The specialist Mother and Baby Unit at the Bethlem Royal Hospital has been recognised as providing an example of “best practice” in caring for women suffering with severe mental illness during pregnancy or post-birth.
An NSPCC report released last week suggests the wellbeing of more than one in 10 newborn babies in England could be improved if all new mothers with mental illness had equal access to good services.
The report states there is evidence to show that the work carried out at the Channi Kumar Mother and Baby Unit, part of the South London and Maudsley NHS Foundation Trust, leads to significant improvements in mental state in approximately three quarters of women, in the sensitivity of mothers with schizophrenia and postpartum psychosis when interacting with their babies and major improvements in the interaction of the babies of mothers with schizophrenia, psychosis and depression.
The 13-bed unit was set up for women who develop or have a relapse of serious mental illness during pregnancy or following the birth of their baby. The unit offers a wide range of treatment, therapy and care which is not offered on the same scale in any other unit in the UK.
One unique factor is the work of a developmental psychologist who works closely with the mothers and infants.
Dr Susan Pawlby works clinically as a developmental psychologist at the unit and academically at the King’s College London’s Institute of Psychiatry.
She said: “I think our unit stands out because we have a developmental psychologist to work with nursery nurses and nurses on the ward and most other units do not have that.
“It means we can give mothers and infants more support in forming and maintaining this early and most fundamental relationship. We have developed video feedback interventions so that mothers can see how their babies respond to them. Together we watch video clips of play sessions, talk about the communication between the mother and her baby in order to help mothers develop their relationship with their baby.
“We systematically evaluate this intervention and see how effective it is. Our work is to encourage mothers to respond to their babies’ cues, so that mothers become more sensitive and babies more co-operative in their interaction with one another. I am delighted our work has been recognised by the NSPCC.”
Alongside this support, the Mother and Baby Unit also treats mothers with medication where needed. The unit also offers various forms of therapy (psychological, art psychotherapy, cognitive behavioural therapy and cognitive analytical therapy), life skills, health skills, leisure activities, baby massage and dance therapy.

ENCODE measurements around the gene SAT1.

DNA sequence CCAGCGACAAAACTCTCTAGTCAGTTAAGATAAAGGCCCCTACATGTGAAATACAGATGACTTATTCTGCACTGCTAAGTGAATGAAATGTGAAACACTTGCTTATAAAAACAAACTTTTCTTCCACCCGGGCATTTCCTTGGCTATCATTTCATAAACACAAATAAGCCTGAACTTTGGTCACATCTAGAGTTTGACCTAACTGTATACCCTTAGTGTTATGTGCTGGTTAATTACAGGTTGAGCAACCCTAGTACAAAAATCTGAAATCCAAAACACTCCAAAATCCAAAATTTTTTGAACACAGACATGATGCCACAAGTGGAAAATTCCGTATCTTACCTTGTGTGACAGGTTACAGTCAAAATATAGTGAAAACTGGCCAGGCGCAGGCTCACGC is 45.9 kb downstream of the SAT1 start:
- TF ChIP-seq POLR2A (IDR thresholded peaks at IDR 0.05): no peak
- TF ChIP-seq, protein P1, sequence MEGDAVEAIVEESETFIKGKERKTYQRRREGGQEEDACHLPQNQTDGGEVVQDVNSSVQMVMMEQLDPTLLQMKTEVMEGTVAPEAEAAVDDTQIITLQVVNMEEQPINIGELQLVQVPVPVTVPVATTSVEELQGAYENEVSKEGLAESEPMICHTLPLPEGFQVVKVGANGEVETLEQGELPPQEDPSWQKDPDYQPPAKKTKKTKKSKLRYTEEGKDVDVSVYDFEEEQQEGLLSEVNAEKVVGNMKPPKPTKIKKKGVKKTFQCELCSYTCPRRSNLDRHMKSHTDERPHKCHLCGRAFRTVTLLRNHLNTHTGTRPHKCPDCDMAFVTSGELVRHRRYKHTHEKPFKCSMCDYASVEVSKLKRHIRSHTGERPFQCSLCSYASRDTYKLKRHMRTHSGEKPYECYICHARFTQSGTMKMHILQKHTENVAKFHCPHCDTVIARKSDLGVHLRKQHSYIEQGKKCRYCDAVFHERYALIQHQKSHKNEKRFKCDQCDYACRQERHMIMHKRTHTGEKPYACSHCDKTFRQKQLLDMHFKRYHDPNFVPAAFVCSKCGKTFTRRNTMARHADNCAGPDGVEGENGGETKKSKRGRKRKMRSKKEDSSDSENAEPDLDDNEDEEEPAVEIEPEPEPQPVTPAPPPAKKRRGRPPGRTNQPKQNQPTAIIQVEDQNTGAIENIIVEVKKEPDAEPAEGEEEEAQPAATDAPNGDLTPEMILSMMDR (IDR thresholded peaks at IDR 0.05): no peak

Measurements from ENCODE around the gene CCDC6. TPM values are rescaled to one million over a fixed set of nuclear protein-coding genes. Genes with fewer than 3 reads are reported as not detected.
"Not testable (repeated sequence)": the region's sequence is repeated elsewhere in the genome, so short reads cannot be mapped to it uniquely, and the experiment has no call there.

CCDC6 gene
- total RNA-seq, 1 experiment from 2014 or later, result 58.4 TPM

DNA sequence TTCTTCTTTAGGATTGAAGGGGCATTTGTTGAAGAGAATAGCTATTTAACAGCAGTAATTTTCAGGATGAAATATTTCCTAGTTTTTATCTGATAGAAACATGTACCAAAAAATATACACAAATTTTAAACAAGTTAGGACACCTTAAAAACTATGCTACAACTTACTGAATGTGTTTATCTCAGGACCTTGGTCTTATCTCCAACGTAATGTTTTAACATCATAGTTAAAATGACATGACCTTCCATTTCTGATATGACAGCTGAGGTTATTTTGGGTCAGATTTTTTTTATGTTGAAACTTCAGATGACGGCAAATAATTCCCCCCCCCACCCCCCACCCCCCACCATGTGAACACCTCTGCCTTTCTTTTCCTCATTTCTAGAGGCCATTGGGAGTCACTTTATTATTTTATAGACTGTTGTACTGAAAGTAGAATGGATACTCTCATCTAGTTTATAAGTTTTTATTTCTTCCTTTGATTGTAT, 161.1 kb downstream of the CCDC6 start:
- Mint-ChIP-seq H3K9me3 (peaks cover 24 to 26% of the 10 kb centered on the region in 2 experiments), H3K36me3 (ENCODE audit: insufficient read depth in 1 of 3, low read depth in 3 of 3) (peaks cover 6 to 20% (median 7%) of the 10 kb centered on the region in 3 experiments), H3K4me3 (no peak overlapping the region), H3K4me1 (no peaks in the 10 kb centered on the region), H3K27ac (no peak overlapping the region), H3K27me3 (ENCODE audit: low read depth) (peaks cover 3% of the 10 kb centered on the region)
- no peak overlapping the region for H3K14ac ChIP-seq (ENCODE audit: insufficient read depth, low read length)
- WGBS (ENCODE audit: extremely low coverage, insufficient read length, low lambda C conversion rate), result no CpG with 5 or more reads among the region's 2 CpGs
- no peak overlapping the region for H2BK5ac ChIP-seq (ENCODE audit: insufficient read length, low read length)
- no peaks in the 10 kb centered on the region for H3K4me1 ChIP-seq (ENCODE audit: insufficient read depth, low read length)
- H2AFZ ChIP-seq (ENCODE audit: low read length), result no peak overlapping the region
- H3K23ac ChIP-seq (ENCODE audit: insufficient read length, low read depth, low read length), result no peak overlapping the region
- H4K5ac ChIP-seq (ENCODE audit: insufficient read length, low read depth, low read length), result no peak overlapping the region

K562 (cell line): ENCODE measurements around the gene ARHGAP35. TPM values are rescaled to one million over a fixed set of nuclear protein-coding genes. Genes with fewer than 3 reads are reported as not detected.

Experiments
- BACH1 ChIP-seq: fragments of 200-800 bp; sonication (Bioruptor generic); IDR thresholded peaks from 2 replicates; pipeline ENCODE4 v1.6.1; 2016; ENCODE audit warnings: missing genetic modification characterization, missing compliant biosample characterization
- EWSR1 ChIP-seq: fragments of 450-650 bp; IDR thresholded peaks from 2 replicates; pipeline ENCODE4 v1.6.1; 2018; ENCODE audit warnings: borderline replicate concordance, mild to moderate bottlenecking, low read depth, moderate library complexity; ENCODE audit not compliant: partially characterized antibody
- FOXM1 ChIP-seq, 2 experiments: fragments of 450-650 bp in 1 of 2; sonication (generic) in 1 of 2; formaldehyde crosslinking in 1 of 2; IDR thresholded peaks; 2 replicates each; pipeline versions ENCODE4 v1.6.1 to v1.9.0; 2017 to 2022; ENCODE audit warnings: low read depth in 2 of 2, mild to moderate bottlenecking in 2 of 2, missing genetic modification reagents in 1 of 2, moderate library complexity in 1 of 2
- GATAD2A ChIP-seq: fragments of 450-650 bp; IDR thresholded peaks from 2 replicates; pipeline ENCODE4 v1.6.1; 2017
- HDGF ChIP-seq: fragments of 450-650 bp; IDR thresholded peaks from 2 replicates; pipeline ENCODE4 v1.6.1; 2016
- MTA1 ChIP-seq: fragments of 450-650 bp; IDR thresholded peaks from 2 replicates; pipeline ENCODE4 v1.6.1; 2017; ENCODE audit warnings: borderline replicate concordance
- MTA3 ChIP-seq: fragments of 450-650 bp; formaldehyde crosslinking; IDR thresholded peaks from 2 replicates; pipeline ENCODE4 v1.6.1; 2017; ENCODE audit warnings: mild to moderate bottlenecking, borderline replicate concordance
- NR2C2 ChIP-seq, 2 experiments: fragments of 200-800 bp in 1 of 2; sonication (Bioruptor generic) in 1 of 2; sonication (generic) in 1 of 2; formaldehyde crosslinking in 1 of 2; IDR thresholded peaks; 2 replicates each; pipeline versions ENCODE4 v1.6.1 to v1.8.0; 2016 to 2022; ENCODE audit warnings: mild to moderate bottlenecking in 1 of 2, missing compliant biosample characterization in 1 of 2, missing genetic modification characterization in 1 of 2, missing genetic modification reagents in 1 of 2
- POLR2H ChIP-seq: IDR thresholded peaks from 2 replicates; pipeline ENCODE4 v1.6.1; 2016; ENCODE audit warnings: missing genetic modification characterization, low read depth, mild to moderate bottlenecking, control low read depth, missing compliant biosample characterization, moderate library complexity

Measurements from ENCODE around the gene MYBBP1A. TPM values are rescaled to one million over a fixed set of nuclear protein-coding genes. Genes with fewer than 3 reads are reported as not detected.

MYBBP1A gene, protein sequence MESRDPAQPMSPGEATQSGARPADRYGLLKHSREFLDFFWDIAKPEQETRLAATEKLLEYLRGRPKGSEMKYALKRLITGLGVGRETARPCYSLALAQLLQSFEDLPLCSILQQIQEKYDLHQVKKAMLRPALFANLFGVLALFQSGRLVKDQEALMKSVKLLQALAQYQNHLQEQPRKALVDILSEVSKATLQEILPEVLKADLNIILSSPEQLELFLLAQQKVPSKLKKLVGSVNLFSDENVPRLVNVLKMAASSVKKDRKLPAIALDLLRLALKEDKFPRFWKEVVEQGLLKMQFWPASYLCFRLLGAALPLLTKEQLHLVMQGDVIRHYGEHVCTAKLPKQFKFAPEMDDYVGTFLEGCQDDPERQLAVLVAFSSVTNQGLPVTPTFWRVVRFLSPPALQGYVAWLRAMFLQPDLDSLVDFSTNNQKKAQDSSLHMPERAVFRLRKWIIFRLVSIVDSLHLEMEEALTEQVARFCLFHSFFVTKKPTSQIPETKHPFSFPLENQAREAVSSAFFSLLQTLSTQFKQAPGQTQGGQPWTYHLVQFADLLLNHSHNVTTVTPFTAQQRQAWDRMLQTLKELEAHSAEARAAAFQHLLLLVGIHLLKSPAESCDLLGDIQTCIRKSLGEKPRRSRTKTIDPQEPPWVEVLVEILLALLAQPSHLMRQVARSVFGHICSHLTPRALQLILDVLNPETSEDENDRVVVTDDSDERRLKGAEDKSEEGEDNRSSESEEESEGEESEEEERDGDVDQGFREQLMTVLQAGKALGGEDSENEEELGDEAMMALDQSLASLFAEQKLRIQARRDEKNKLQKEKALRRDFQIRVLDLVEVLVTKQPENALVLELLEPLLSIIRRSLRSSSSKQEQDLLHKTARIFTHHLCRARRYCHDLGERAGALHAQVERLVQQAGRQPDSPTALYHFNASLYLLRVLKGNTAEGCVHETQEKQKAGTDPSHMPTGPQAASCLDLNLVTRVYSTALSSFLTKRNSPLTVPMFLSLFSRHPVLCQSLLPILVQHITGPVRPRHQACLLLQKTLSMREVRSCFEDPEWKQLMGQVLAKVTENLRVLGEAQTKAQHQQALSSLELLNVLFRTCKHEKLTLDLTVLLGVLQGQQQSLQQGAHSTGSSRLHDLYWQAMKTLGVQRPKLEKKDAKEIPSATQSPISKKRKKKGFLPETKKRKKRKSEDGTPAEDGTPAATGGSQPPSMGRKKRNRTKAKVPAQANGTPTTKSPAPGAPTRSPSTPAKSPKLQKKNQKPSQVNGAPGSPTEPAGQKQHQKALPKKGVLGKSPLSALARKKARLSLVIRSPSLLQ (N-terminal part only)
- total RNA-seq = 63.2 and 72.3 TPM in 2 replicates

Following the release of the report the NSPCC is calling on health ministers to lead a drive to address major gaps in access to mental health services for pregnant and new mums.
Mental health problems including depression, anxiety, postpartum psychosis, obsessive compulsive disorders, eating disorders , schizophrenia, post-traumatic stress disorderand personality disorder can begin or escalate when a woman is pregnant or in her infant’s first year. They can have a damaging effect on family life, and in the worst cases, impact on babies’ health and welfare.
Evidence shows that the vast majority of these illnesses are preventable and treatable, and with the right support, the negative effects on families can be avoided.
Sally Hogg, author of the NSPCC report, said: “The Mother and Baby Unit at Royal Bethlem Hospital provides excellent support for mothers suffering from perinatal mental illnesses and their babies. They do fantastic work to help mums to care for and bond with their babies, which helps ensure these children have the best possible start in life.
“It is crucial that more units like this are made available across the country for all families who need them, as without access to specialist units such as this some mothers don’t get the right help and can be separated from their babies, which is traumatic for the whole family.”
For more information on the NSPCC report:
Read Susan’s story here
#RT via Bridget via http://www.slam.nhs.uk
PSYCHOTHERAPY SERVICES AT SOUTH LONDON & MAUDSLEY NHS FOUNDATION TRUST
This letter is sent jointly from the United Kingdom Council for Psychotherapy (UKCP) and the British Psychoanalytic Council (BPC). Please enter it into the consultation you are carrying out.
These organisations are the two leading national voluntary regulators in the field of psychotherapy and both organisations have members working in South London & Maudsley NHS Foundation Trust Psychotherapy Services. We are gravely concerned about the Trust’s proposals to restructure its psychotherapy services, and associated staff redundancies, which will lead to the effective closure of both the Maudsley Psychotherapy Service and the St Thomas Psychotherapy Service. The proposed changes would an irreparable loss to local mental health services, and would have serious consequences for the welfare of patients, both present and future.
We have four major concerns:
Firstly, the proposed “re-provision” and restructure of psychological therapies is a complete misnomer. The Trust’s recent internal consultation proposes to cut 81% adult psychotherapy posts and 57% of medical psychotherapy posts in Lambeth alone, placing 36 psychotherapist posts formally at risk. In particular, we note St Thomas psychotherapy service provides treatment to 300 patients every week through a well-established and clinically effective model of service delivery that is highly rated by service users. The service hosts over 70 honorary (i.e. unsalaried) psychotherapists, providing specialist psychotherapy training, clinical placements and professional development for experienced mental health professionals, up to and including consultant grade. Yet the proposed restructure will leave just 1.5 (whole time equivalent) posts in the service, undermining this well-established model of service provision which, it is suggested, will reduce psychotherapy treatment provision by around 80%.